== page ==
Living Room – Before – Originally, this home was centered through an empty, unused space that looked directly at the living room , and to the right was the kitchen.
This large existing beam was not structural – it was just for show.
That slight bump-out on the wall shows where the chimney is, and just beyond this room is the original kitchen from the 1920’s!
As adorable as a 1920’s kitchen is…functional, it was not. This family was bursting at the seams trying to make their kitchen work.
The red door leads to the basement. Not how, the cabinets slant to make room for the door!
The decorative molding was cute in a grandma sort of way, but blocked light from coming in!
This space was originally the dining space, just off the kitchen. These spaces were later combined to create the new living room!
We love the windows here, and these were a key consideration when making this room a part of the entry flow.This home instantly became very personal for me because it is so much like my own home – with the 1920’s farmhouse styling and need for an upgrade while preserving the original charm. We knew coming into the space that the family wanted to move their kitchen to where the living room currently was and the dining behind it. So, we had a head start. However, we needed to fine tune the layout of these spaces and determine the best route to expanding the downstairs bathroom.Concept DevelopmentOur first step was to sketch it all out. The real challenge was the upper floor preserve three bedrooms and add a bathroom in an already small space. I lost track of how many versions I did before presenting!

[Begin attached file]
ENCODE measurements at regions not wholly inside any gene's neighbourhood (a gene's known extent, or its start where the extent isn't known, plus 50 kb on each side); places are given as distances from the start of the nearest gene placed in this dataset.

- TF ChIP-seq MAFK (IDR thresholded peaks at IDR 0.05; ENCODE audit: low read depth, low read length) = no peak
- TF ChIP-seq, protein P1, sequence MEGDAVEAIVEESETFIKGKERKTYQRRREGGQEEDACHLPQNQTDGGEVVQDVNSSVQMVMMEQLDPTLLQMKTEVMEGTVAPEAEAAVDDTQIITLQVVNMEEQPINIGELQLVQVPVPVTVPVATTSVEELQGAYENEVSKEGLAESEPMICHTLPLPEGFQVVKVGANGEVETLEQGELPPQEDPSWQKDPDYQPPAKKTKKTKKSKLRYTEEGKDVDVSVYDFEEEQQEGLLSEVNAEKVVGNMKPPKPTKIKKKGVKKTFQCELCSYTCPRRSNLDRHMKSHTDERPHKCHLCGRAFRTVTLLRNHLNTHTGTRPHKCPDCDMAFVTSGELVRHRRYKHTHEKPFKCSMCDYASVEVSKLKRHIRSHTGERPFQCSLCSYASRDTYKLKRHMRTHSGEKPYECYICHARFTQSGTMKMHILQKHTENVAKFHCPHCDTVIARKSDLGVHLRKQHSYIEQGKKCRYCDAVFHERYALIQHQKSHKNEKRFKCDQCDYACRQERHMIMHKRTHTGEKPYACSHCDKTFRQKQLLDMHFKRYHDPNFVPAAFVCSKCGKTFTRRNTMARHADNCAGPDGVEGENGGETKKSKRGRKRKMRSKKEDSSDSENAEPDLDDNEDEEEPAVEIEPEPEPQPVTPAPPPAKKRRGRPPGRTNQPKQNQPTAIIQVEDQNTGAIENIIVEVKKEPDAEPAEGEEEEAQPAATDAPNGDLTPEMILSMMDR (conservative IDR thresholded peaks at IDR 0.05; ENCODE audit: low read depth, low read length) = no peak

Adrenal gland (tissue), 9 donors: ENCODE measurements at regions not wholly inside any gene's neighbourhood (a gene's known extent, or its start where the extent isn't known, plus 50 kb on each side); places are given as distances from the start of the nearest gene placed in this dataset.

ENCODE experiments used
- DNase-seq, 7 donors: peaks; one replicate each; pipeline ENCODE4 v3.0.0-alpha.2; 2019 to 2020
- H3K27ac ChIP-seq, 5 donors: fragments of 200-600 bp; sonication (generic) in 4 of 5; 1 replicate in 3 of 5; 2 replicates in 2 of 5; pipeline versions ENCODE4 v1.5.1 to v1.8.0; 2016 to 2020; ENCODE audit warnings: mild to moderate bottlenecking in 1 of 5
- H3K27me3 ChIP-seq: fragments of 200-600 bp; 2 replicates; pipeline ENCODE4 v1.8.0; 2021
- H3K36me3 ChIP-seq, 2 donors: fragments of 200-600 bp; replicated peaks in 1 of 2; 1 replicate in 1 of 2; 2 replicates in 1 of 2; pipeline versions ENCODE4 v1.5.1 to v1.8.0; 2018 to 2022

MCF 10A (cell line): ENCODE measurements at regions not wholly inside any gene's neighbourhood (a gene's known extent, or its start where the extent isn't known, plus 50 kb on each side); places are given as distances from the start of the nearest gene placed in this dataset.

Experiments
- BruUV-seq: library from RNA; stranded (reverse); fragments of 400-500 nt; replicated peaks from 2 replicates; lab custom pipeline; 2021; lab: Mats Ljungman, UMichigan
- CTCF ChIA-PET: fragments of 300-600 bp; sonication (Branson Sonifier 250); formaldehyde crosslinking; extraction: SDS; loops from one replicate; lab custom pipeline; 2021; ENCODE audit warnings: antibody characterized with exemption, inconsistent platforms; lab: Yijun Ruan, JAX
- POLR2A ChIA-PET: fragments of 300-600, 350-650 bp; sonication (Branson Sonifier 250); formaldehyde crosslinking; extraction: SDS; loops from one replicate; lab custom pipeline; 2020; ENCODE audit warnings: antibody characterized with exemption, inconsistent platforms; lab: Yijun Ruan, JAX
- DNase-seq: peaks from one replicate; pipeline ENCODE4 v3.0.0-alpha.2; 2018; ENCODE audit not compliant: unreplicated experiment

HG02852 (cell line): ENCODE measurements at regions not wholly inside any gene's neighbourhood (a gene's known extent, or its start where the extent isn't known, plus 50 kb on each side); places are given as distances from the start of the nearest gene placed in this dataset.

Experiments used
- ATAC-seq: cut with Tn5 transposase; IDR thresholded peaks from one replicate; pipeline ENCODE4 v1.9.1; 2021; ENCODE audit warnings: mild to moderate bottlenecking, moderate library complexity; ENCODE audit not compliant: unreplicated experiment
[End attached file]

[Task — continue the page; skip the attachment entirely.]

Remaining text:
We talked about moving the chimney in one option and altering the stairs.We also discussed a different approach to the stairs, bringing them up to code. One option was to change the roofline, allowing unusable space to become usable. Another option was to bump the roofline up on one side of the house only, saving a bit of money and still gaining space. Finding room for a bathroom when a roof can be bumped up is excruciatingly difficult….but….In the end, I think this was the closest to what ended up happening. Rarely is the concept what the finished design ends up looking like!We also developed an early look at materiality based on the homeowner’s personal style and the aesthetics of the home.Design DevelopmentWe homed in on the lower plan pretty quickly and begin developing the kitchen design. We had several options here too, but this was the one that landed on:YOU MAY LOOK AT THESE PHOTOS AND SAY, WAIT – I JUST LOOKED AT THE GALLERY AND SO MUCH IS DIFFERENT! MAYBE AFTER SEEING HGTV SHOWS WHERE WE LOOK AT A DRAWING AND THE DRAWING LOOKS IDENTICAL TO THE AFTER SHOT (I LOVE CANDACE OLSON, BUT HER DRAWINGS ARE MOST DEFINITELY GENERATED AFTER THE PROJECT HAS BEEN IMPLEMENTED AND USING A PHOTOGRAPH TO TRACE).While this is very much what ended up happening, several changes did still happen from here. An important thing to consider when working with a designer is that designs aren’t perfect from round #1, they are constantly changing and evolving to reflect what we learn from the owner as we go!So many steps happened in the evolution of this kitchen-zoning to ensure that the space could be used comfortable and with function and consideration for what the owner’s needed to store in each opening, heights of cabinets, working with the windows, door style, final colors, selections of appliances. I could go on forever….and that was just the kitchen. This entire home was completely renovated!During this phase, we began looking more closely at the home’s details – the ceilings upstairs and how we could raise them and align the spaces to the new shape of the ceilings.The downstairs bath ended up changing pretty tremendously from this go! Sadly, the finishes I applied didn’t look nearly as good in the rendering as they did as separate photos!Construction Documents and ImplementationThis phase tends to be less exciting because it becomes so technical, but by now we had finalized the materiality throughout and were ready to put this into what is essentially an instruction guide for the contractor to use. In this case, the contractor was the homeowner – and while I don’t typically encourage this, he did a fantastic job. Honestly, I think it was very stressful for him and his family, but they pulled it all together quite well, and were very good about continuing the conversation with us through implementation so that we could ensure that the design intent was carried through to the end.The homeowner often communicated through photos to get clarification on paint placement, lighting placement, etc.Templating for the counters is important because it ensures that everything is level, and flush to the wall, in the case of any wall or cabinet imperfections. This is also where the fabricator gets specs on the sink for the hole in the counter.This was a proud moment when stopping by to see how things were going and viewing the wonderful job on the tiles and cabinetry.Thank you Catie Bergman Photography for the wonderful shots as usual!This may have been the most satisfying project I have done to-date. Having such trust from the homeowners and feeling such design freedom led to a truly beautiful space that fit the homeowners functional and aesthetic needs. I am so proud to have played such a large role in the rediscovery of this perfect little farmhouse!Click here for the link to Rachel’s blog.